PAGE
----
9. When finished washing the final layer, mount slides in Slowfade Light antifade mounting media and seal with nail polish (Fig. 3).


FIGURE 3 Results from all detection schemes. The first molecule in the triad found in I, II, and III are probes (P) and replication (R) together. This molecule has been decomposed digitally to provide probe and replication signals only (we have done this because looking at P + R together can be confusing). In IV, two probe sets on different molecules with different orientation are provided as they were found on the same field of view. A typical field of view with the 40× objective of DNA replication using the paradigm outlined in this article is shown (V). See Table I for details on what colours represent. Bar: 25 µm.
FIGURE 3 Results from all detection schemes. The first molecule in the triad found in I, II, and III are probes (P) and replication (R) together. This molecule has been decomposed digitally to provide probe and replication signals only (we have done this because looking at P + R together can be confusing). In IV, two probe sets on different molecules with different orientation are provided as they were found on the same field of view. A typical field of view with the 40× objective of DNA replication using the paradigm outlined in this article is shown (V). See Table I for details on what colours represent. Bar: 25 µm.


IV. COMMENTS AND PITFALLS

A. Coverslip Silanisation for Molecular Combing
  1. DNA binding, a constant stretching force, the immobilisation of DNA, and its availability for further manipulation are all critically dependent on optimal glass silanisation. If the various cleaning steps (pirana, ozone) are not carried out properly, irregularities on the glass may cause poor silanisation. Furthermore, before putting the coverslips in the reaction vessel, slides must be completely dry, as wetness may also cause heterogeneous silanisation. When opening the ports for the syringe containing the silane, care must be taken to be as quick as possible, as contamination of the vessel by the surrounding air can affect the silanisation process.
  2. The materials used for coverslip preparation have been chosen because they are easy to clean and are chemically inert.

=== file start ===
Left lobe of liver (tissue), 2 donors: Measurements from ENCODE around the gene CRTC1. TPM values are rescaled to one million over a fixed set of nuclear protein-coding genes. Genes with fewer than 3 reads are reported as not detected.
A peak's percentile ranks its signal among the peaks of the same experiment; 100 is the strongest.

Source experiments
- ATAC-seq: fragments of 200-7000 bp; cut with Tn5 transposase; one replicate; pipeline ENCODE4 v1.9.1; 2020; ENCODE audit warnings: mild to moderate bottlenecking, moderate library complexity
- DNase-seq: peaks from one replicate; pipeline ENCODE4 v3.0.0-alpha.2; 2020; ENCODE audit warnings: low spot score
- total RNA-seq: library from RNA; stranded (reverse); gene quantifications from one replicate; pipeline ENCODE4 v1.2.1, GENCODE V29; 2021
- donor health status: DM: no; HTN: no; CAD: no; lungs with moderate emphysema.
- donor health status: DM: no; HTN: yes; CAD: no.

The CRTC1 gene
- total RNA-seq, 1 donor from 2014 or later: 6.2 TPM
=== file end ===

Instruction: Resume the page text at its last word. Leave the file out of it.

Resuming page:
B. Preparing High Molecular Weight DNA in Agarose Blocks
  1. The protocol given is for mammalian tissue culture cells only (for yeast, see Lengronne et al., 2001).
  2. In step 9, putting the cell suspension at 37°C for 5 min is required to raise the temperature sufficiently so that upon addition of molten agarose the agarose will not solidify before dispensing into blocks.


C. Labeling DNA for Replication Studies
  1. Yeast DNA can be labelled by using a specific strain and some modified protocols (Lengronne et al., 2001).
  2. DNA replication protocols provided are for double labelling DNA from an asynchronous population of cells. Data obtainable from this type of labelling paradigm are origin position (when a region is localised using fluorescent hybridisation), interorigin distance, timing of firing of neighbouring origins, fork speed, and obstacles to fork progression (Anglana et al., 2003). Time of labelling and synchronisation can be personalised according to needs.
  3. It can be difficult to dissolve IdU and CldU in 1× PBS. The manufacturer recommends a basic solvent; however, addition of 1× PBS to cell culture when labelling cells is much less harsh to cells. Vortex and heat to 37°C to fully dissolve the nucleotides in 1× PBS.
  4. When preparing for an experiment, only heat the correct amount of IdU and CldU to avoid degradation of the stock.
  5. When mixing IdU and CldU with a suspension cell culture, mix well to evenly disperse the nucleotide. Do not mix with too much vigour so as not to break the cell-cell attachments with which many suspension cultures form and need to grow. In this way cells are not shocked during labelling and will proceed normally through S phase, providing robust DNA replication results.
  6. It is important to be efficient when carrying out all steps after t = 0, as tardiness can affect the time of nucleotide incorporation and, therefore, how interpretable results are.


D. Putting DNA in Solution, Ready for Combing
  1. Optimal DNA binding to the slides is achieved at pH 5.5 (Allemand et al., 1997). Precision in combing buffer preparation is needed.
  2. If sediment forms during MES preparation, filter the buffer using a sterile syringe and a 0.2-µm filter. Store the MES combing solution at room temperature.
  3. When preparing DNA with replication labels, protect from light whenever possible, i.e., wrap the tube in aluminium when washing out proteinase K and SDS. Labeled DNA is sensitive to light and omission of light protection can lead to shorter molecules.
  4. Once the agarose has been melted, DNA is no longer protected from physical agitation. To attain the highest molecular weight DNA possible, avoid knocking the tube, handling it violently, or adding any solutions by a pipette quickly.